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Uganda Report 2019

In September 2019 I travelled to Nairobi, Kenya to attend the Teaching of Tutors training, held at the Mayfield Guesthouse in Nairobi. I met up with PRiME’s Rob Sadler and Godfrey Kule of CHALAPI there. Godfrey had been sponsored to attend because he was declined a visa to attend the PRIME annual conference in 2019, and it was felt that as he is teaching PRiME based Whole Person Healthcare to people in his community in Kasese Uganda, he should attend a training course. It was also an opportunity for him to network and gain support from others involved with PRiME. Both aims were achieved, with Godfrey enjoying the training, gaining a lot from it, and he was also encouraged as he met like-minded people, who are sadly fairly rare in his hometown.

We then went on to attend the Global Mission Conference, still in Nairobi, where we gave a spotlight talk on ‘Whole Prison Care’, and Godfrey shared his story about being wrongly imprisoned. About 30 attended and all seemed moved and encouraged by this, and again he had many good discussions with potentially helpful people. For someone who does not stop talking, Godfrey was unusually quiet as he processed all the new information. He had never been to a large conference before, had never been on an aeroplane and had never left Uganda for any length of time; he had a lot to digest.

On September 8thwe left Nairobi for Uganda, where we were to be working until the beginning of October. Godfrey had arranged 3 different lots of training during my time there, starting with 45 Village Health Workers (known as VHTs – T for team), lay readers, community leaders and a couple of nurses in a remote but busy town in the mountains called Rwesande. We delivered very similar training to what we did last year, in very similar environment – in a church with no electricity. We covered the Values of a good health worker/pastor, role play, what makes a healthy body, including some teaching on common health problems, (which raised some interesting questions – do mosquito nets affect your manhood?!) germs and what they are, handwashing, factors influencing mental health, recognition of mental illness, PTSD (this has been a very traumatised area following attacks in 2017), a group demonstration of the importance of the family and community, communication, Jesus the healer and role model (as we had many lay readers) and palliative care as this pulls Whole Person Care training together.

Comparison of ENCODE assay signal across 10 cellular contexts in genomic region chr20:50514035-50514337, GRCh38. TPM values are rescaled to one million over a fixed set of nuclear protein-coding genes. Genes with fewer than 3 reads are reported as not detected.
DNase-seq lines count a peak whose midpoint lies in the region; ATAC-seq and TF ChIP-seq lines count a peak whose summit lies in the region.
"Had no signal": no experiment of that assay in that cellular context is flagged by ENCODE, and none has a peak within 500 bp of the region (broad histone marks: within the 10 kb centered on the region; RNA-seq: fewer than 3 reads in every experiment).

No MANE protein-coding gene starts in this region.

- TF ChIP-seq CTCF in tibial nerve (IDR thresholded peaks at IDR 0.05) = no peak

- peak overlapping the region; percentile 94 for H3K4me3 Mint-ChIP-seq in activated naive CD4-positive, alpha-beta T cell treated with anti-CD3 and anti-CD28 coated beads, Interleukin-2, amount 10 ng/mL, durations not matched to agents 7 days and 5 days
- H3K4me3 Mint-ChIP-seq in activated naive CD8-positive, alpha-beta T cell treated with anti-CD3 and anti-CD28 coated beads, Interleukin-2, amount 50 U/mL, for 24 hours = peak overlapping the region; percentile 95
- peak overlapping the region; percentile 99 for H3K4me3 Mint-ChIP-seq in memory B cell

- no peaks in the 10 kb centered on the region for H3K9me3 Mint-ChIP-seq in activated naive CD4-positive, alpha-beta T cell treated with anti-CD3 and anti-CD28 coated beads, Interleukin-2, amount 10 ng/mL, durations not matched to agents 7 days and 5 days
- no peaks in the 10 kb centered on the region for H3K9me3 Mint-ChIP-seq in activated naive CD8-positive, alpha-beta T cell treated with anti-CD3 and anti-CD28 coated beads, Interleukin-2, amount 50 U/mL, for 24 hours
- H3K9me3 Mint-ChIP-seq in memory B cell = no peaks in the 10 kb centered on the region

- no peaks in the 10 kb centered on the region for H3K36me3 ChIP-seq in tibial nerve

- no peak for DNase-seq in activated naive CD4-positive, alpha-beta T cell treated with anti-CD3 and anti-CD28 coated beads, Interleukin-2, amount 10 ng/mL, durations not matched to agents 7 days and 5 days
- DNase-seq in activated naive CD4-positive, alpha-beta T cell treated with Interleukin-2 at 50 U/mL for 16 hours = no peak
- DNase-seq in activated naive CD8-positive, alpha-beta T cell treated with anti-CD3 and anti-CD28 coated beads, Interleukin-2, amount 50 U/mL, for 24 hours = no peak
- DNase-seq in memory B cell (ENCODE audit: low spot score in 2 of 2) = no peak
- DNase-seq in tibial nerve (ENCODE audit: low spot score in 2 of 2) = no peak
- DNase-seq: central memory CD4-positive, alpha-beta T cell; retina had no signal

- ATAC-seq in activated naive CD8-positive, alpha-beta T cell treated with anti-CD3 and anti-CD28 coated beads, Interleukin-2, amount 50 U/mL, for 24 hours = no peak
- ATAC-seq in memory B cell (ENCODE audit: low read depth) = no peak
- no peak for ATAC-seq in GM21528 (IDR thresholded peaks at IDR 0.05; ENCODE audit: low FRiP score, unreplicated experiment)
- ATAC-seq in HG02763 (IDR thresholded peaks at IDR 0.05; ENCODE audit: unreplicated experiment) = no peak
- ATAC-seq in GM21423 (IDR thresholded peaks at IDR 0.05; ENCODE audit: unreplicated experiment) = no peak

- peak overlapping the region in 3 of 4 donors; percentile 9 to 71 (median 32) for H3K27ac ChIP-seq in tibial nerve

We used some teaching from the front but much of it was group work with feedback, role play and discussions, in the usual relaxed PRiME style, and they learned much from each other that I could never have taught them. Godfrey translated in a language they all knew and put it into a context they understood. I sensed some resistance for the first couple of hours as most of the participants were older men, but they really warmed to the engaging and informal PRiME teaching and appeared to really enjoy it. Feedback was overwhelmingly positive, with comments like ‘I will not remain the same’, ‘I will not discriminate (because) patients are human beings’ (!), ‘I will make sermons (on) .. matters relating to personal hygiene’(!!) and ‘to be honest I loved everything’.

I heard that since we did the training in the mountain area last year, hand washing stations have been set up outside toilets in the villages and the Champions that we taught have been teaching people the importance of hand washing. Godfrey says that the incidence of diarrhoea and vomiting has dropped dramatically and the have been NO cases of cholera in the last year, when usually there would have been a few outbreaks. He says Public Health Officials have noticed the improvement in health. We hope that this year’s training will have a similar impact. Godfrey also says that since our training at Mubuku Prison in 2017 the incidence of diarrhoea and vomiting has dropped there too because they are now washing hands, boiling water and also making soap! Also, he said that during the recent outbreak of Ebola in the area, the VHT’s that we trained last year were able to access funding because of the PRiME certificates that they received! The power of a certificate!

A couple of days later we repeated the Whole Person training in another village called Rwesororo, where we had 35 VHTs, pastors and “chairmen’, or community leaders. Again, it was well received with good humoured participation and comments like ‘this is very timely’ and ‘we really needed this training’ with promises to engage their communities more. Feedback included ‘I am going to help people who are dying’, ‘I am going to teach handwashing’ and ‘I am going to visit the youth who take drugs and encourage them to save money’!

Finally, we were invited to run a 2 hour PRiME ‘taster’ session for over 200 student nurses and 4 of their tutors at the Rwenzori School of Nursing in Kasese. They enjoyed it so much that they invited us back for a full day’s training the following week. Unfortunately, when we returned there were only 16 student nurses for the morning session, and only 7 returned for the afternoon, but they were very good and the feedback was the best we’ve ever had. Quality was definitely better than quantity, and we were able to encourage them to be good role models in the future, based on Jesus example. Godfrey is going to follow this up with a visit to the Principal of the School, to see if we can try again next year, with more students and some tutors this time! We also plan to do a further 2 lots of training in the remote communities next year as many people are now hearing about it and requesting it.

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